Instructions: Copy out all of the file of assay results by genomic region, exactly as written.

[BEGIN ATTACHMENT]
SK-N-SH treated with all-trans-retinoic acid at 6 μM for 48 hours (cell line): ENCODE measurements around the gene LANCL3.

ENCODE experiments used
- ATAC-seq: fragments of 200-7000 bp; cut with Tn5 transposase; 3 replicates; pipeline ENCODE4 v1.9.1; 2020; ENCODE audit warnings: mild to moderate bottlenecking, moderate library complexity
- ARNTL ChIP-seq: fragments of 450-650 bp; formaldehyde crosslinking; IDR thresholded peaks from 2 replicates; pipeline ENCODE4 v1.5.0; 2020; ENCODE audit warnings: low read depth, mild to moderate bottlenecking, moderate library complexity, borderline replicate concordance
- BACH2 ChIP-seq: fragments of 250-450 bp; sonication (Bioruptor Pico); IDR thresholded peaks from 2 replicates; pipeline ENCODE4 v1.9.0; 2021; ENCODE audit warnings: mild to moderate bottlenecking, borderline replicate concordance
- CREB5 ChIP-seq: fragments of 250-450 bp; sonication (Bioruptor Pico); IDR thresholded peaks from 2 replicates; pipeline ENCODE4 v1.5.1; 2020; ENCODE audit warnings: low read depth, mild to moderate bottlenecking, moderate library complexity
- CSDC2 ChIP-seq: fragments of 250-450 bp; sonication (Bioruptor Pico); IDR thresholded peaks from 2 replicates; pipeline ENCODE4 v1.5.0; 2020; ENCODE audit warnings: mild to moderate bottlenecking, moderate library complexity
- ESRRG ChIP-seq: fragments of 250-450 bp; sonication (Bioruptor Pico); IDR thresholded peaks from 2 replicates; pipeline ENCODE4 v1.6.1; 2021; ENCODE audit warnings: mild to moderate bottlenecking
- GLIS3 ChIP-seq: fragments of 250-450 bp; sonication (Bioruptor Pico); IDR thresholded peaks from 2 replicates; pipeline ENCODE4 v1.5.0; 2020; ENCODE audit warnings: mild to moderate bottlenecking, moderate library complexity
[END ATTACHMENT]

SK-N-SH treated with all-trans-retinoic acid at 6 μM for 48 hours (cell line): ENCODE measurements around the gene LANCL3.

ENCODE experiments used
- ATAC-seq: fragments of 200-7000 bp; cut with Tn5 transposase; 3 replicates; pipeline ENCODE4 v1.9.1; 2020; ENCODE audit warnings: mild to moderate bottlenecking, moderate library complexity
- ARNTL ChIP-seq: fragments of 450-650 bp; formaldehyde crosslinking; IDR thresholded peaks from 2 replicates; pipeline ENCODE4 v1.5.0; 2020; ENCODE audit warnings: low read depth, mild to moderate bottlenecking, moderate library complexity, borderline replicate concordance
- BACH2 ChIP-seq: fragments of 250-450 bp; sonication (Bioruptor Pico); IDR thresholded peaks from 2 replicates; pipeline ENCODE4 v1.9.0; 2021; ENCODE audit warnings: mild to moderate bottlenecking, borderline replicate concordance
- CREB5 ChIP-seq: fragments of 250-450 bp; sonication (Bioruptor Pico); IDR thresholded peaks from 2 replicates; pipeline ENCODE4 v1.5.1; 2020; ENCODE audit warnings: low read depth, mild to moderate bottlenecking, moderate library complexity
- CSDC2 ChIP-seq: fragments of 250-450 bp; sonication (Bioruptor Pico); IDR thresholded peaks from 2 replicates; pipeline ENCODE4 v1.5.0; 2020; ENCODE audit warnings: mild to moderate bottlenecking, moderate library complexity
- ESRRG ChIP-seq: fragments of 250-450 bp; sonication (Bioruptor Pico); IDR thresholded peaks from 2 replicates; pipeline ENCODE4 v1.6.1; 2021; ENCODE audit warnings: mild to moderate bottlenecking
- GLIS3 ChIP-seq: fragments of 250-450 bp; sonication (Bioruptor Pico); IDR thresholded peaks from 2 replicates; pipeline ENCODE4 v1.5.0; 2020; ENCODE audit warnings: mild to moderate bottlenecking, moderate library complexity